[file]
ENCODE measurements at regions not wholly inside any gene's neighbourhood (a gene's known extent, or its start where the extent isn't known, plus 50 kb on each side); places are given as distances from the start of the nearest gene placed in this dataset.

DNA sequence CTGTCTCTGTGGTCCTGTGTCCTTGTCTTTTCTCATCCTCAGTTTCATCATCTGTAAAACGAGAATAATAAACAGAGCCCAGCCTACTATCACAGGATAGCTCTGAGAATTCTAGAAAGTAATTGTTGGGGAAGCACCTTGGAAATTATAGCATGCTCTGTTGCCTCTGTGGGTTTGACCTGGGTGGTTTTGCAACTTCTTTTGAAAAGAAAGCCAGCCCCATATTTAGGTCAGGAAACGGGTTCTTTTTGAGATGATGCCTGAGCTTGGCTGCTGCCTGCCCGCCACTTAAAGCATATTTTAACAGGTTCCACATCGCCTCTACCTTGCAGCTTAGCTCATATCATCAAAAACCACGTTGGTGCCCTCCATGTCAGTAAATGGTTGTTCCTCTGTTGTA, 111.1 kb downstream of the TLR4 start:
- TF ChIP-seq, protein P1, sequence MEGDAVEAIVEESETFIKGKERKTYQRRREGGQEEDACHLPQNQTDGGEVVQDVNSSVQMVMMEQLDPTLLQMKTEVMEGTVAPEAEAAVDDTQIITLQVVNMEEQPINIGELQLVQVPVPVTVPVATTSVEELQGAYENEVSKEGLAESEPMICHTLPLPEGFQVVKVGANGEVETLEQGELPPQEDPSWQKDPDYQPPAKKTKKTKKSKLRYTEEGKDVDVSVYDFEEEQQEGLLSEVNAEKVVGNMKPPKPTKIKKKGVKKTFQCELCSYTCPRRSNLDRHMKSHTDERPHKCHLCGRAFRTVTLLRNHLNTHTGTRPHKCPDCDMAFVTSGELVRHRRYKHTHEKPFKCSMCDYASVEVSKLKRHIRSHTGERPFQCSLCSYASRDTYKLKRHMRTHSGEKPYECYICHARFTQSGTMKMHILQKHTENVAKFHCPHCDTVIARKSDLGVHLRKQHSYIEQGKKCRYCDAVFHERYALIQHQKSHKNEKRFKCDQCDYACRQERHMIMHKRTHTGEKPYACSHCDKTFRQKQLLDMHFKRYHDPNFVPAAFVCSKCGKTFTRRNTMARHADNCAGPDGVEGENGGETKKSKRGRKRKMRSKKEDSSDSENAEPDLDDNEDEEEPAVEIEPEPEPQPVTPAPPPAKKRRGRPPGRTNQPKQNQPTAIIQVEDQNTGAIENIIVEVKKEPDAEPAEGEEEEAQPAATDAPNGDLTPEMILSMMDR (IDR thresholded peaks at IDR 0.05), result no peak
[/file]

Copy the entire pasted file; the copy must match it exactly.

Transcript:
ENCODE measurements at regions not wholly inside any gene's neighbourhood (a gene's known extent, or its start where the extent isn't known, plus 50 kb on each side); places are given as distances from the start of the nearest gene placed in this dataset.

DNA sequence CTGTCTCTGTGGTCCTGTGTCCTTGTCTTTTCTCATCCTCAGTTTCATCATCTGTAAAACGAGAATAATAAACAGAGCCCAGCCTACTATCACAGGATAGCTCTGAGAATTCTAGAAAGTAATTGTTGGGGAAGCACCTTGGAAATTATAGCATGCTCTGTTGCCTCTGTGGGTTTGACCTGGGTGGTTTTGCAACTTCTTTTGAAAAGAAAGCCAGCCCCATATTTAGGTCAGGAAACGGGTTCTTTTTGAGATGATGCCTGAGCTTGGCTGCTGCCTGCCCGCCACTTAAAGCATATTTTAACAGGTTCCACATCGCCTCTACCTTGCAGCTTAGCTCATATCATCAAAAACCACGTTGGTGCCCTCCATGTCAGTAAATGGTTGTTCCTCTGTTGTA, 111.1 kb downstream of the TLR4 start:
- TF ChIP-seq, protein P1, sequence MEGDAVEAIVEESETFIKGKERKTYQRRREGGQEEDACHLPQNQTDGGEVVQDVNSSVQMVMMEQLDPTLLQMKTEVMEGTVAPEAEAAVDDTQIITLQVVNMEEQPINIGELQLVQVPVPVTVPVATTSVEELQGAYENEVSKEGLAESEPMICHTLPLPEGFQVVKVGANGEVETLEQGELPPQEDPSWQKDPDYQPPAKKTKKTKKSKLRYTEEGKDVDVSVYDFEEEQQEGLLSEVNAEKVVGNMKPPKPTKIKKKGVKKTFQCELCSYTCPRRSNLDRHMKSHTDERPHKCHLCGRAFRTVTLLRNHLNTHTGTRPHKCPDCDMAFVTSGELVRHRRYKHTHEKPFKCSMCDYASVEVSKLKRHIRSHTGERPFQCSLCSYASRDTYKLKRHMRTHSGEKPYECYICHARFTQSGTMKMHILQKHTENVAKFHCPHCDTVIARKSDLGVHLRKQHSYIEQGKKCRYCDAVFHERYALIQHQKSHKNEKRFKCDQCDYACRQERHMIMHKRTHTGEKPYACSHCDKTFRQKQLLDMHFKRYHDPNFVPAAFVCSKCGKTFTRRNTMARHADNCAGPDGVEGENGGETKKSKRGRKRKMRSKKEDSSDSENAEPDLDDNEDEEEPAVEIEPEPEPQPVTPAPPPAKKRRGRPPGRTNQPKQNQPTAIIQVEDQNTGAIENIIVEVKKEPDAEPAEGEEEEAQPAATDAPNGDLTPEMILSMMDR (IDR thresholded peaks at IDR 0.05), result no peak